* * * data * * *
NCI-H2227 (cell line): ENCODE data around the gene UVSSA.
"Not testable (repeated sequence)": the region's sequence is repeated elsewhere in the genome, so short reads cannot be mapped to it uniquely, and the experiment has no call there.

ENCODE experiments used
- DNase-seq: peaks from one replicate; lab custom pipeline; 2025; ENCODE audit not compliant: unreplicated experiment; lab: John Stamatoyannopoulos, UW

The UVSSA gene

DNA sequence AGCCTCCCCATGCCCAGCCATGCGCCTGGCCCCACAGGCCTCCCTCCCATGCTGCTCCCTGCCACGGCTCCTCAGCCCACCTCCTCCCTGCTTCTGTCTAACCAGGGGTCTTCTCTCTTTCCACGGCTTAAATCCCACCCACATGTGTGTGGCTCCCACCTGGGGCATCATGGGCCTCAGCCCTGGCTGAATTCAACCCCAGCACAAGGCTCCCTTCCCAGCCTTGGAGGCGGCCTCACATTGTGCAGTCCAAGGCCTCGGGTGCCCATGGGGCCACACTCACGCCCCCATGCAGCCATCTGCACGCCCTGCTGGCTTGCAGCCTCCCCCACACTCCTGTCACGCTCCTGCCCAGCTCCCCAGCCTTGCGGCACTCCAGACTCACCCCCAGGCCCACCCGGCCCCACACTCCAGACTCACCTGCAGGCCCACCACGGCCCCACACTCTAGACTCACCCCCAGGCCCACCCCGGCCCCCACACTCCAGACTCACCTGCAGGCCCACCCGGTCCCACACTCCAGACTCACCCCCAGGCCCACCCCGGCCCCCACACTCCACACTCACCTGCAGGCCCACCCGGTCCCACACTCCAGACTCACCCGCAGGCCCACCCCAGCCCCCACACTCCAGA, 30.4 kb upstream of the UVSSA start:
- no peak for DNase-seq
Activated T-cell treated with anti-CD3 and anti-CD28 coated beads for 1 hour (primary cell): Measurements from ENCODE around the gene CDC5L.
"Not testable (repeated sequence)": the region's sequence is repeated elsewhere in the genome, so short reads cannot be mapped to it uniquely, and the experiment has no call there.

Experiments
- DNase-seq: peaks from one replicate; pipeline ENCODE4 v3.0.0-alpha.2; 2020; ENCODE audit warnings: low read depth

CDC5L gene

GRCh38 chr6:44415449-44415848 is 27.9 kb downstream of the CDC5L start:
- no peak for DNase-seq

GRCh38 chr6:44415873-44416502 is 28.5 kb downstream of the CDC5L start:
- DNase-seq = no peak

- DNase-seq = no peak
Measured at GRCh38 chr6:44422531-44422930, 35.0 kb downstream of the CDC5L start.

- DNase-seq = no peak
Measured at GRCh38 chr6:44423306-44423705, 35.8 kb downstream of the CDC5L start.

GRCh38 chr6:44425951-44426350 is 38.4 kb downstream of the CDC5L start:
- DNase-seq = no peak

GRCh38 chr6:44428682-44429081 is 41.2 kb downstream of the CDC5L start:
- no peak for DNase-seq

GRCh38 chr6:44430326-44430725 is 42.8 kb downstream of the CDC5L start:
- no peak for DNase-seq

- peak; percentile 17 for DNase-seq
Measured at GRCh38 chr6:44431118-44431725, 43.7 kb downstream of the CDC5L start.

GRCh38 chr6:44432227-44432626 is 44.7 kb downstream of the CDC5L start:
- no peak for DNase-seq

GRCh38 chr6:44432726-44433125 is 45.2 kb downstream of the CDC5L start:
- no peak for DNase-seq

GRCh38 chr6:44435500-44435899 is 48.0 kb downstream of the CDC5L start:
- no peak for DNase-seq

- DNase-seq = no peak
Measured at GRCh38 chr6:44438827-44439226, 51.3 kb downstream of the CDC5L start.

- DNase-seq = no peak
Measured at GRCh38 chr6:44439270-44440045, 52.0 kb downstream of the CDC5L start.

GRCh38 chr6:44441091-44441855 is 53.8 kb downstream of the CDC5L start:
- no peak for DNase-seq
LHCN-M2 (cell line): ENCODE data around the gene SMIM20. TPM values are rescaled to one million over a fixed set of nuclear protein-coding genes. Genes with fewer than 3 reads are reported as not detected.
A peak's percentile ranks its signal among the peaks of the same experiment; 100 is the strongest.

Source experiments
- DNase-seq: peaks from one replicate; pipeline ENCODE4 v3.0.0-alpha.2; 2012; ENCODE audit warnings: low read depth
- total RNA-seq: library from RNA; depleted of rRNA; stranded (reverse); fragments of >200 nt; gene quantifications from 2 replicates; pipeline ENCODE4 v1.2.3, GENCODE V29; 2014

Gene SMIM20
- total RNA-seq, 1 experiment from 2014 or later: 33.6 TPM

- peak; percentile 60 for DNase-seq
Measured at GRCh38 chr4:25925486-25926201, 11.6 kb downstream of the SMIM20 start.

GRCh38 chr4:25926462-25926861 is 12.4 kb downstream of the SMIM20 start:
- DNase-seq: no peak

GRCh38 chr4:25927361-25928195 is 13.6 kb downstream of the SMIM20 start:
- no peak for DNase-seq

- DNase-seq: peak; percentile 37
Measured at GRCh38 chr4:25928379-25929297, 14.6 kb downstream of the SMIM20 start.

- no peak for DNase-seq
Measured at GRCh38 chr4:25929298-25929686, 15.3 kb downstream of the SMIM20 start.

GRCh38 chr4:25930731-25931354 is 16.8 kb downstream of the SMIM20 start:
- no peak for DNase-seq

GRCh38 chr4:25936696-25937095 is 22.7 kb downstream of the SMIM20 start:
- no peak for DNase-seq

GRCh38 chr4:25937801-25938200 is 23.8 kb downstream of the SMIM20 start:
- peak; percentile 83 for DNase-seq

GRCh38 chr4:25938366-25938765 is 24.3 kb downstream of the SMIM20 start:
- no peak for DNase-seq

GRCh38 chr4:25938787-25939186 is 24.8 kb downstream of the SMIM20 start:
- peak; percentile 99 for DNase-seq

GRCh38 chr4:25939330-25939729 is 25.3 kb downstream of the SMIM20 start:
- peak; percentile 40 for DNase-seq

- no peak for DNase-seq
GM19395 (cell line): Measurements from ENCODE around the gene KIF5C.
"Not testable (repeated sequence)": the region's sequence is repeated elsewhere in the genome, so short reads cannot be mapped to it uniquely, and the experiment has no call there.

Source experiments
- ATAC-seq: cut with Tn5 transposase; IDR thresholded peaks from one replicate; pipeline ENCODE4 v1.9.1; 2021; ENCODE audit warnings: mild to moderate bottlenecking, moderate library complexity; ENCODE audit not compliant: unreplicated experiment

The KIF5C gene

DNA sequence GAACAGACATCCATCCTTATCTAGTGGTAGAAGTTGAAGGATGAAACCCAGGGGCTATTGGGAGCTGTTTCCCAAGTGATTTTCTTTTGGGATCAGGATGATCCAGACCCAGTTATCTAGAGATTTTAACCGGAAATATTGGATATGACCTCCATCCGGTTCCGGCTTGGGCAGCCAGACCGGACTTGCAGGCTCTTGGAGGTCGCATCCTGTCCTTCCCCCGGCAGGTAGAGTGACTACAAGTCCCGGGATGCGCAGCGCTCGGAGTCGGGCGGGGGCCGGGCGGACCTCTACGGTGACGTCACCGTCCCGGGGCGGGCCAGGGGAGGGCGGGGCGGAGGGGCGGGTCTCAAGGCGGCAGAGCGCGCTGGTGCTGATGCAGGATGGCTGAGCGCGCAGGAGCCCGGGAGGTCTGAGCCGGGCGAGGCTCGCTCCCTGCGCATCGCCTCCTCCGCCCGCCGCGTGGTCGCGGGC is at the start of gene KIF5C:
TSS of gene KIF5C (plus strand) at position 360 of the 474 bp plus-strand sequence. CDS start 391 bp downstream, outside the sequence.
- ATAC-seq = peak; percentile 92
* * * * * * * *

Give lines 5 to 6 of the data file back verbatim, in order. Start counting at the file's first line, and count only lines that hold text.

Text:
The UVSSA gene

DNA sequence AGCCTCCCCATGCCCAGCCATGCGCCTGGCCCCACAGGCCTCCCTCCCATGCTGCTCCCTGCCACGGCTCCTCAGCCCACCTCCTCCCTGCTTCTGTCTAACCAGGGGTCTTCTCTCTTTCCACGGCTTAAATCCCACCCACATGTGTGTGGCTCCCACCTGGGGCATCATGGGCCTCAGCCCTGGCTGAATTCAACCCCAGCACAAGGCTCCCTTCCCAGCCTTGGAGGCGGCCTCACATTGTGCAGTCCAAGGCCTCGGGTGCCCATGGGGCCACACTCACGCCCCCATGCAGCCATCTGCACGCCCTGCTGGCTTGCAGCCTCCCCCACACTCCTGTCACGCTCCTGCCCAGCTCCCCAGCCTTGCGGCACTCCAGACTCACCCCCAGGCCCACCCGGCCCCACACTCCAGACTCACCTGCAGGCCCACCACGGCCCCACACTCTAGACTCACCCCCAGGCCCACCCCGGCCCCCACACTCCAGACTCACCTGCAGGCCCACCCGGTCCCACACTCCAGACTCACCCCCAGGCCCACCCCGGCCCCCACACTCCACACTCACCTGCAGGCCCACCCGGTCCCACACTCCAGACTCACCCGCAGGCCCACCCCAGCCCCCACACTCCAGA, 30.4 kb upstream of the UVSSA start: